Mighty Mouse: Jean, right, breaks out of her long-doormat state.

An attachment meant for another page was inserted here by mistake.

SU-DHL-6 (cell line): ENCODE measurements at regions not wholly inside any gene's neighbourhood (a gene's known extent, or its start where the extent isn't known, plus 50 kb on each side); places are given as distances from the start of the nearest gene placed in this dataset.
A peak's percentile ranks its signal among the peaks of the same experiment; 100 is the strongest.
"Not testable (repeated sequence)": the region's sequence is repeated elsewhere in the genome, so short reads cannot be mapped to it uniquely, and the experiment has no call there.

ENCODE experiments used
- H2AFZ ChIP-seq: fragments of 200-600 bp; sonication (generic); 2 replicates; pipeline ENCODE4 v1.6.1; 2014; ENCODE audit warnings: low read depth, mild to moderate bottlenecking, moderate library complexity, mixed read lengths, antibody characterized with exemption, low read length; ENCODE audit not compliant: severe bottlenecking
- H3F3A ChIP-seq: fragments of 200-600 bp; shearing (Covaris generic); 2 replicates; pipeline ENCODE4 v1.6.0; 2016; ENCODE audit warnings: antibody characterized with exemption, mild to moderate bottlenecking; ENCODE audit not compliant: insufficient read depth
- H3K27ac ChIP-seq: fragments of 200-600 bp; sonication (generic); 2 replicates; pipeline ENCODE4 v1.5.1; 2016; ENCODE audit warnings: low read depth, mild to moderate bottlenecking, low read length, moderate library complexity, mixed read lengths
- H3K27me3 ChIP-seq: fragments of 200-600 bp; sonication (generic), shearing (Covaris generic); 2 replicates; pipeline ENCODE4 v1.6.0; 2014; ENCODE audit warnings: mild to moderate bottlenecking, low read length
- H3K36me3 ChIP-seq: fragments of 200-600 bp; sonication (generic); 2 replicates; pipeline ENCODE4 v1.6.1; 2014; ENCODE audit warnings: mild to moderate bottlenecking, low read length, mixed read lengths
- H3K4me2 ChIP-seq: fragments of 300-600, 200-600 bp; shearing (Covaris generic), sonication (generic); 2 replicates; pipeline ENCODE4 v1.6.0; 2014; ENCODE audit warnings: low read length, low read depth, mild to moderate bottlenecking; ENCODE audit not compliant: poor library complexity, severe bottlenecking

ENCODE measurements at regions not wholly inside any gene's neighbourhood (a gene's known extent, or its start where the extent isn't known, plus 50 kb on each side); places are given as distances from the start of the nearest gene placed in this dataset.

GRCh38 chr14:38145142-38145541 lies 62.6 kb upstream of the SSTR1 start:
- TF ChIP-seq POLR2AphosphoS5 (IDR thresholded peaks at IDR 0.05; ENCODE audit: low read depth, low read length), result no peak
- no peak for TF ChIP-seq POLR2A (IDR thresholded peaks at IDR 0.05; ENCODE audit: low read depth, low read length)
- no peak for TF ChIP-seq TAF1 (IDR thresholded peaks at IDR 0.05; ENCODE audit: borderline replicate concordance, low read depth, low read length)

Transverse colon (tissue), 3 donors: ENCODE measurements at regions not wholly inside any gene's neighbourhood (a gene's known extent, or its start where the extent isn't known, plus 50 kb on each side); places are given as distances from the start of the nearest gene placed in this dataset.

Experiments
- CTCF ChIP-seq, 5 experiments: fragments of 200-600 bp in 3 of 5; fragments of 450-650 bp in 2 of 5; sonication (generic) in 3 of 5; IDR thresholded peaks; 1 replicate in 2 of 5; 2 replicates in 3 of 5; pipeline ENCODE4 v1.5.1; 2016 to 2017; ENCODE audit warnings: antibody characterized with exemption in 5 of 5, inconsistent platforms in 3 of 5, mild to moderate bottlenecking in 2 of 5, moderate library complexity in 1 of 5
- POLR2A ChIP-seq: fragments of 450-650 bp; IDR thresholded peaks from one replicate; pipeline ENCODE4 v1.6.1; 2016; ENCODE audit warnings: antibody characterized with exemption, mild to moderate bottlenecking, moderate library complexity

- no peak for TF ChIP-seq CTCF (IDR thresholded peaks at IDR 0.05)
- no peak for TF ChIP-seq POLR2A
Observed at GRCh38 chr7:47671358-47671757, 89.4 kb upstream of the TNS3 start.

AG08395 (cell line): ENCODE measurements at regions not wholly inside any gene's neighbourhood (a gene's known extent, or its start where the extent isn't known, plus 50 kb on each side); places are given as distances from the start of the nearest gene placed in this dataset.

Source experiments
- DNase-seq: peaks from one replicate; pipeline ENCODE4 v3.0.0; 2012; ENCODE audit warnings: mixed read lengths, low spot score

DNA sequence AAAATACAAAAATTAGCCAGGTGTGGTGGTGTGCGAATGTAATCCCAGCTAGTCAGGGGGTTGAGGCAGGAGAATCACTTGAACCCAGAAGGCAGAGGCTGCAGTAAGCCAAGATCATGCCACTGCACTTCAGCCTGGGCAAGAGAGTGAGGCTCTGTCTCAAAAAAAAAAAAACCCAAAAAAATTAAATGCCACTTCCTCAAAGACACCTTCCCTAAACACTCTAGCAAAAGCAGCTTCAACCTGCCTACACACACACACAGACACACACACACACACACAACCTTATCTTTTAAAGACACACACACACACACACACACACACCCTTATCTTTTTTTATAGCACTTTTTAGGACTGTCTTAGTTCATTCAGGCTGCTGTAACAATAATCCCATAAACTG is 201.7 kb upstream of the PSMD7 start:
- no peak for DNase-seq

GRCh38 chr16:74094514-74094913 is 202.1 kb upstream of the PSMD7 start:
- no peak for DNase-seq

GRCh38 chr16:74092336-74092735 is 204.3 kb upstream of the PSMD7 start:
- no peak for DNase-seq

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Woolly Mammoth’s worl­d-­premiere production of Sarah Ruhl’s play opens on a woman (Polly Noonan) reaching across a cafe table to pick up the titular object midring, and it closes on a tidy moral lesson. (In fact, the way everything ties up so nicely and edifyingly at the end is beyond tidy, it’s downright anal-retentive, but that’s the joke of the thing, and it works.) To this narrative exoskeleton, Ruhl has affixed moments that give director Rebecca Taichman room to innovate and the actors room to dazzle. What you glimpse in many of these scenes is the theatrical alchemy of a writer, director, and cast ideally suited to one another. It’s there, for example, when Noonan’s meek Jean (whom the script describes as having “an insular quality, as though she doesn’t want to take up space,” something Noonan absolutely nails) meets with the dead man’s decidedly non-meek mistress (the effortlessly funny Jennifer Mendenhall, in femme fatale mode). The stark contrast between these characters gets plenty of laughs, some of which are sparked by Ruhl’s sharp dialogue, some by the actors’ delivery, and some from simply seeing how differently the two women go about the task of sitting in a chair. And just when you feel that the tone of the play is starting to ossify—much of the first act feels as fragile and birdlike as its main character—the second act introduces a new energy altogether, opening on a monologue delivered with easy, naturalistic brio by the dead man (Rick Foucheux). When that speech comes, you realize it’s exactly the ingredient the play’s been missing—and that Ruhl has been waiting for just the right time to add it to the mix. That kind of care and precision is matched in Taichman’s direction: The actors’ movements are small and focused (watch Noonan picking at the arm of a dining-room chair as she meets the dead man’s family for the first time), and scenes transition with balletic grace. That’s good, because material this deliberately loopy needs discipline to work. Noonan’s performance, for example, starts off so pinched and reedy that you can’t imagine where she’ll find room to go, but find room she does, revealing facets of the woman that deepen the characterization. As the dead man’s mother, Sarah Marshall occasionally pushes the farcical elements of her character a bit further than suits the singular balance of tone this particular staging has struck, but she gets the best lines and is funny as hell, so why cavil? Woolly’s production channels Ruhl’s more caustic impulses in ways that keep the satire sharp and quick instead of diffuse or broad, which leaves room for a surprising amount of heart. That a play called Dead Man’s Cell Phone offers a comedic meditation on the subjects of death and technology isn’t surprising. That it manages to particularize those abstract ideas with such unfussy eloquence, that its insights emerge so naturally from its characters, and, further, that all of this unfolds at a brisk trot? That’s cause for celebration.